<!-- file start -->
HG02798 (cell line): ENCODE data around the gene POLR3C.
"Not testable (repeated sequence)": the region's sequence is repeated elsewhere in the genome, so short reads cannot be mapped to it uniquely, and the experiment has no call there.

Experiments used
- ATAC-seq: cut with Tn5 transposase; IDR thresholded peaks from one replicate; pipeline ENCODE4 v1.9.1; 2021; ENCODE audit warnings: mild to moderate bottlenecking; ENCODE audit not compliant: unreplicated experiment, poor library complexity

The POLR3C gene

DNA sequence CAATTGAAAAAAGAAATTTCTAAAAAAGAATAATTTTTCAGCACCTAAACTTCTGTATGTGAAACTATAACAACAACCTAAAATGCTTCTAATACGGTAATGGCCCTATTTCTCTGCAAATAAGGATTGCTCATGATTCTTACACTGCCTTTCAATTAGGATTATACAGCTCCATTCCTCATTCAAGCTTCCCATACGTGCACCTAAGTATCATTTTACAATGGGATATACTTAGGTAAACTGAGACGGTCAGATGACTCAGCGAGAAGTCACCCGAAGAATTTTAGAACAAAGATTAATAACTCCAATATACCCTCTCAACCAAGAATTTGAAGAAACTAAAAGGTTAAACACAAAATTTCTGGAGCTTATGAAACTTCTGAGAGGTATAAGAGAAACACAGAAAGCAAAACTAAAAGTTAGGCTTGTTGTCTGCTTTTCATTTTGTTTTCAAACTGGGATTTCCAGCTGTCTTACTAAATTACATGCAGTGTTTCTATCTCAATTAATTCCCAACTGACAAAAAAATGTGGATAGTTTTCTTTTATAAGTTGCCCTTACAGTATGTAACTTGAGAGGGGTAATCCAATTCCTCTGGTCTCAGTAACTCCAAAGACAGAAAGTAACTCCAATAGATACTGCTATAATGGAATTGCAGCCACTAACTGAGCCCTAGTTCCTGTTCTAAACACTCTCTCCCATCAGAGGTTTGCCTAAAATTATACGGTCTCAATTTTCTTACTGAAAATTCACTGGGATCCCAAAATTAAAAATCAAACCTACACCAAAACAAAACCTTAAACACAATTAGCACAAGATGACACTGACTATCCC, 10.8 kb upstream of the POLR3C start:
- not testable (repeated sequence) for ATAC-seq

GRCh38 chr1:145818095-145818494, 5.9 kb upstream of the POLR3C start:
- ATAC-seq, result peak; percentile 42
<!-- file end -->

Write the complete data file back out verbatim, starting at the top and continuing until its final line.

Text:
HG02798 (cell line): ENCODE data around the gene POLR3C.
"Not testable (repeated sequence)": the region's sequence is repeated elsewhere in the genome, so short reads cannot be mapped to it uniquely, and the experiment has no call there.

Experiments used
- ATAC-seq: cut with Tn5 transposase; IDR thresholded peaks from one replicate; pipeline ENCODE4 v1.9.1; 2021; ENCODE audit warnings: mild to moderate bottlenecking; ENCODE audit not compliant: unreplicated experiment, poor library complexity

The POLR3C gene

DNA sequence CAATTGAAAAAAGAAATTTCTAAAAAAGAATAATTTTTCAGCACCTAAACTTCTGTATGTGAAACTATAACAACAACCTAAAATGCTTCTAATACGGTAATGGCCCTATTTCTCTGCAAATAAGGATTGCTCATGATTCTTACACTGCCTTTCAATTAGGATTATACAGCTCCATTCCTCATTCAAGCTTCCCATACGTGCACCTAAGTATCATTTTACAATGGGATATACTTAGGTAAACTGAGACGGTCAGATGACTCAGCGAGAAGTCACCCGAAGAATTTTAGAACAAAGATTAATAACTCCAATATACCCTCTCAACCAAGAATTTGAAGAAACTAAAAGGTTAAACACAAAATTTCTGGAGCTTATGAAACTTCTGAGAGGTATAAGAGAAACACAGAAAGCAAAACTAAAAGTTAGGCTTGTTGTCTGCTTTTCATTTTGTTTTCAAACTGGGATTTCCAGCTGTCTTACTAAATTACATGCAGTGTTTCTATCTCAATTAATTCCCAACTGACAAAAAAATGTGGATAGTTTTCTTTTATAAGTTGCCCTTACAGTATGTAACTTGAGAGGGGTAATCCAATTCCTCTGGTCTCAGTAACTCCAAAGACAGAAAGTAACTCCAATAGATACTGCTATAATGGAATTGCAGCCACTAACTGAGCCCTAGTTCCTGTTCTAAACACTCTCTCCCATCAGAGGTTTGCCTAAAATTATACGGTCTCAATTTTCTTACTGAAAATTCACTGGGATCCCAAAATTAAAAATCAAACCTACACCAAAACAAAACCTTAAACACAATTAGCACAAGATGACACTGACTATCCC, 10.8 kb upstream of the POLR3C start:
- not testable (repeated sequence) for ATAC-seq

GRCh38 chr1:145818095-145818494, 5.9 kb upstream of the POLR3C start:
- ATAC-seq, result peak; percentile 42